The U.K.’s coal-fired power stations have been shut down, but left a new set of challenges for the country to tackle. The transition was expected to take up to 40 years, and will cost billions of pounds in lost electricity revenue each year as well as increasing CO2 emissions. Experts say this might not be the best way forward, with nuclear or renewables being more financially viable options for countries looking to move away from fossil fuels
The “uk coal phase out” is a recent decision that has been made by the U.K. The country will be leaving coal for other sources of energy, but there are still many challenges that it faces.
BLYTH, England (Reuters) – In the nineteenth century, coal from mines in this northeastern English port town helped the United Kingdom become an economic and imperial giant. The nation has almost completely abandoned gasoline in the twenty-first century.
By giving up coal, the United Kingdom has paved the way for the United States and other countries aiming to decrease carbon emissions. According to energy executives and bankers, British governments made it prohibitively costly to burn coal while encouraging investors to spend tens of billions of dollars in renewables.
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The United Kingdom has also shown the difficulties that governments may face—as well as the mistakes that they may make—in weaning themselves off fossil fuels. One of the government’s biggest blunders was replacing coal with a combination of natural gas and wind turbines while keeping practically little gas in store, expecting importers could purchase as required on foreign markets. Energy costs have risen as a result of a worldwide gas scarcity and exceptionally weak winds, posing a danger to the country’s economic recovery from Covid-19.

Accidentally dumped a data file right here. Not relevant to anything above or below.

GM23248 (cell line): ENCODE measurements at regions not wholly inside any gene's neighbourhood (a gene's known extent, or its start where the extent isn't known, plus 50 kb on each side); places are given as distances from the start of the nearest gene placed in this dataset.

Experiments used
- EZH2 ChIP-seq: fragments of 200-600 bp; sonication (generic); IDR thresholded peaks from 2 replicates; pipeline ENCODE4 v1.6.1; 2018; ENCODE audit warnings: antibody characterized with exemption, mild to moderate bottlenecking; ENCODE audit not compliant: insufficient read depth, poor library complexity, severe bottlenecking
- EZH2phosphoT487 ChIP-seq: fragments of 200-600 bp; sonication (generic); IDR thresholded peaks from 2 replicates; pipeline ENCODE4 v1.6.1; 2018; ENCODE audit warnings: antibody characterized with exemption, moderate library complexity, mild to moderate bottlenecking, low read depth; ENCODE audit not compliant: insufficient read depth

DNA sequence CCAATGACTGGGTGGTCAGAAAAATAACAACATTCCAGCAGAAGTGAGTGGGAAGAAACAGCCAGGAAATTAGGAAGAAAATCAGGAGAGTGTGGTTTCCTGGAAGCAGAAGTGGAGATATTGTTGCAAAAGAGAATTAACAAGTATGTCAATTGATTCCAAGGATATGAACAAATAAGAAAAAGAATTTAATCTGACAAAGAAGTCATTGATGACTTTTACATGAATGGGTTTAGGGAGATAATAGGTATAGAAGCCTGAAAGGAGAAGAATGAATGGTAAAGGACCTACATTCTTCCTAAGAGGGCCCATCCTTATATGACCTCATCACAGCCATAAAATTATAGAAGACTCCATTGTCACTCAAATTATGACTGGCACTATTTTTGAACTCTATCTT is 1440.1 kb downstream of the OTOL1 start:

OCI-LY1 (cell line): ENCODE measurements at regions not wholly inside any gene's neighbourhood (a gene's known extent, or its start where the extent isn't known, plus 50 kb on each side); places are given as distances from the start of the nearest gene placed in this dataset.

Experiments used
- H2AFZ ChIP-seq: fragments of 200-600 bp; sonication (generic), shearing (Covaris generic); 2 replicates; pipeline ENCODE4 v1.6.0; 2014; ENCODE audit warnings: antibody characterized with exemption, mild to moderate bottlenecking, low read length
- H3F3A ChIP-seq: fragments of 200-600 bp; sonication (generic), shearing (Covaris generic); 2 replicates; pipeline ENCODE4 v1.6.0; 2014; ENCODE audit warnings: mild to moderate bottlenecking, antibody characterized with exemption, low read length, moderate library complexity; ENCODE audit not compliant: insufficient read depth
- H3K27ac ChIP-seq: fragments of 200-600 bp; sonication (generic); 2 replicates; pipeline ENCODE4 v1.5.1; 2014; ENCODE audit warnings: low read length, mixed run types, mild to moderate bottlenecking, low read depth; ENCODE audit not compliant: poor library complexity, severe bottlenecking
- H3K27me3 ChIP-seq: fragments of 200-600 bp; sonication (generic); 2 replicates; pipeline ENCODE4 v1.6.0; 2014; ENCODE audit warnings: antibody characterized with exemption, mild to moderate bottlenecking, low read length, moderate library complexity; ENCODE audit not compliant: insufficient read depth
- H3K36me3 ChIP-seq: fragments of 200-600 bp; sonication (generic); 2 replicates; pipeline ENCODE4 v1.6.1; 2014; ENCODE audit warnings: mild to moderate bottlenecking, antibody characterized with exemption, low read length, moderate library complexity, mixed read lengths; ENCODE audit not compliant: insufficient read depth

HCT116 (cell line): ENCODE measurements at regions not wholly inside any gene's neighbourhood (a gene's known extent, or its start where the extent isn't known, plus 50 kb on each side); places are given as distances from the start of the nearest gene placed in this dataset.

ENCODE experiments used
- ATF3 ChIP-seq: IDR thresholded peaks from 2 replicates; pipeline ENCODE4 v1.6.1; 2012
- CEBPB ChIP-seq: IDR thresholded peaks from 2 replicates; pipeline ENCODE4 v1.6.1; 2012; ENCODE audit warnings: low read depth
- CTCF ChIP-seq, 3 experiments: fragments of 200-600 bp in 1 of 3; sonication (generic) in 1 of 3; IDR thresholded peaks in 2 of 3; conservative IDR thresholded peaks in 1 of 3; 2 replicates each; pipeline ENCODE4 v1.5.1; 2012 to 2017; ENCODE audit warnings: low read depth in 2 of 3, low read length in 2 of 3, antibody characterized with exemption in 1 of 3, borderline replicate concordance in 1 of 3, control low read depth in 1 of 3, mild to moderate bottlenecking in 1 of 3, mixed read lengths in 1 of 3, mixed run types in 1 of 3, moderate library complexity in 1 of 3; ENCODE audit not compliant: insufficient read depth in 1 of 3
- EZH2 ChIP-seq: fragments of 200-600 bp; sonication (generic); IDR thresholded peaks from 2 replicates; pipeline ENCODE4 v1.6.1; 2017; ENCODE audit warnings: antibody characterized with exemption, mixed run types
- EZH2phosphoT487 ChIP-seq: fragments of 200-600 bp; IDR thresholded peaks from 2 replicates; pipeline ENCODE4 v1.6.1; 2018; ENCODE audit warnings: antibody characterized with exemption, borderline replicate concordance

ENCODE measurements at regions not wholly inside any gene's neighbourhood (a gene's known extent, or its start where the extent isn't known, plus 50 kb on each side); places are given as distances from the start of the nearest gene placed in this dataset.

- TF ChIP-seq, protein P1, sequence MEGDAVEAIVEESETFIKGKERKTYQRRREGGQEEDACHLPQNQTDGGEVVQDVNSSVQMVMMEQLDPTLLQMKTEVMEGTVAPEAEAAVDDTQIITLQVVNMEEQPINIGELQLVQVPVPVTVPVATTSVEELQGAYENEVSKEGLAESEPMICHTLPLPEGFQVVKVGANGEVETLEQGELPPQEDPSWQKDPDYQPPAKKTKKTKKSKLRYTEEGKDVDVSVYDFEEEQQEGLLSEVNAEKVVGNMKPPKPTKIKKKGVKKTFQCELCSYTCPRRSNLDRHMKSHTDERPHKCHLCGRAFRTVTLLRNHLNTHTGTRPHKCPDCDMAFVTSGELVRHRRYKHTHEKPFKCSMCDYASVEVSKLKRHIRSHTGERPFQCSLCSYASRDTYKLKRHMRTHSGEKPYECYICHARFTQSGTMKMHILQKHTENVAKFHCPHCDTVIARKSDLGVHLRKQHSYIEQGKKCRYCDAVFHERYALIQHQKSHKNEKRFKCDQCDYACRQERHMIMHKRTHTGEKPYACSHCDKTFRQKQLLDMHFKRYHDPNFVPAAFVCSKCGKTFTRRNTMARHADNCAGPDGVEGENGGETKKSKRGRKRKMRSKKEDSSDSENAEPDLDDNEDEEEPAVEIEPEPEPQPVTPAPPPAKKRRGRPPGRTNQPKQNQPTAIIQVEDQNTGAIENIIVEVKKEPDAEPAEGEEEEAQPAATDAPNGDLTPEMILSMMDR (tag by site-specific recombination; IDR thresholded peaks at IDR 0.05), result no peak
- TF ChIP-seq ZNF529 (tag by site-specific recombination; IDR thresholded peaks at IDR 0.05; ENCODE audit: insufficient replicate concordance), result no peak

Millions of homes are preparing for a harsh winter with increased energy costs. Steel, cement, glass, paper, and chemical enterprises are among them. Factory output has been slowed due to gas and electricity shortages, exacerbating supply-chain issues and raising consumer costs.
The energy crisis is emerging as global leaders prepare to debate solutions to curb climate change at a UN meeting in Scotland later this month. According to scientists, lowering emissions to the levels necessary to keep global temperatures below 1.5 degrees Celsius over pre-industrial levels—a primary aim of the conference—will necessitate effectively eliminating coal-generated electricity.
Prime Minister Boris Johnson will use the Glasgow conference to highlight the United Kingdom’s transformation. As a result, when the country’s utilities recently fired up a number of dormant coal plants when winds dropped down and gas supplies ran short, it was an unpleasant moment for the British hosts.
According to statistics from the International Energy Agency, coal provided less than 2% of energy in the United Kingdom in 2020, compared to a fifth in the United States, a quarter in Germany, and almost a third in Japan. Coal power plants in the United Kingdom that are still operational have been given orders to shut down by late 2024.